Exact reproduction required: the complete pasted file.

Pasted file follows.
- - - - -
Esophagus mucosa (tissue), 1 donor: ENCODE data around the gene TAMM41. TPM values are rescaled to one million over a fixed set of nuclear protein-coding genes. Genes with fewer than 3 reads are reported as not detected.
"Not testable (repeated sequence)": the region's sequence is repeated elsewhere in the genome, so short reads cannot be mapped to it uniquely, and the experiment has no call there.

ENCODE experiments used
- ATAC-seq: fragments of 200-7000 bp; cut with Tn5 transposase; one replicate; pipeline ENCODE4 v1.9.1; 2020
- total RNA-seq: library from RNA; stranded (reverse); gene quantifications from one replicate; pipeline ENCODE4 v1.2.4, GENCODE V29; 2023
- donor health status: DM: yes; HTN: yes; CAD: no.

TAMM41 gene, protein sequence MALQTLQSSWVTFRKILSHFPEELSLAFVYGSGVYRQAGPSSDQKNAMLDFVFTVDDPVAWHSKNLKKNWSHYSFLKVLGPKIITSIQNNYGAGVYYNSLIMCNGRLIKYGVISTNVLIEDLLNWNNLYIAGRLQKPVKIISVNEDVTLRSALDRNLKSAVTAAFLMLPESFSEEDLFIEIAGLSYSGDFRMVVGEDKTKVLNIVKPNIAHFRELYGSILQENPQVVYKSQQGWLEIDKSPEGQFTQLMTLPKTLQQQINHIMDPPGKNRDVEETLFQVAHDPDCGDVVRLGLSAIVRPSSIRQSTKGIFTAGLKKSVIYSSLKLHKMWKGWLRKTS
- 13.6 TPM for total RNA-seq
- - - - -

Esophagus mucosa (tissue), 1 donor: ENCODE data around the gene TAMM41. TPM values are rescaled to one million over a fixed set of nuclear protein-coding genes. Genes with fewer than 3 reads are reported as not detected.
"Not testable (repeated sequence)": the region's sequence is repeated elsewhere in the genome, so short reads cannot be mapped to it uniquely, and the experiment has no call there.

ENCODE experiments used
- ATAC-seq: fragments of 200-7000 bp; cut with Tn5 transposase; one replicate; pipeline ENCODE4 v1.9.1; 2020
- total RNA-seq: library from RNA; stranded (reverse); gene quantifications from one replicate; pipeline ENCODE4 v1.2.4, GENCODE V29; 2023
- donor health status: DM: yes; HTN: yes; CAD: no.

TAMM41 gene, protein sequence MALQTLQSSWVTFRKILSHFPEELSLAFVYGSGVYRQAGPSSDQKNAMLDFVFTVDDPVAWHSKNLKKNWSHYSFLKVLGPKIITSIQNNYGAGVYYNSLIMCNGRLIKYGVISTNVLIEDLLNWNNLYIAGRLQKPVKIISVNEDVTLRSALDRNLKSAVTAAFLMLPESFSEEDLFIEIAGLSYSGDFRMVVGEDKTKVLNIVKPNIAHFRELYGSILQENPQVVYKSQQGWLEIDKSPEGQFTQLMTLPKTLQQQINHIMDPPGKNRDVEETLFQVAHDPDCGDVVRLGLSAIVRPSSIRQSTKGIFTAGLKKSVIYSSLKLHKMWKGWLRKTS
- 13.6 TPM for total RNA-seq